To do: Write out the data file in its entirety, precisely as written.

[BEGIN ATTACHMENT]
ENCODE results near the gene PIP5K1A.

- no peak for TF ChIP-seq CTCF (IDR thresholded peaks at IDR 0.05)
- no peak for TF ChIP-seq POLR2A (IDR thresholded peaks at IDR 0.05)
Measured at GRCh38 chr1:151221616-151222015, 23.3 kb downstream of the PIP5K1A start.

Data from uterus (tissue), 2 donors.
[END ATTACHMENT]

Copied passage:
ENCODE results near the gene PIP5K1A.

- no peak for TF ChIP-seq CTCF (IDR thresholded peaks at IDR 0.05)
- no peak for TF ChIP-seq POLR2A (IDR thresholded peaks at IDR 0.05)
Measured at GRCh38 chr1:151221616-151222015, 23.3 kb downstream of the PIP5K1A start.

Data from uterus (tissue), 2 donors.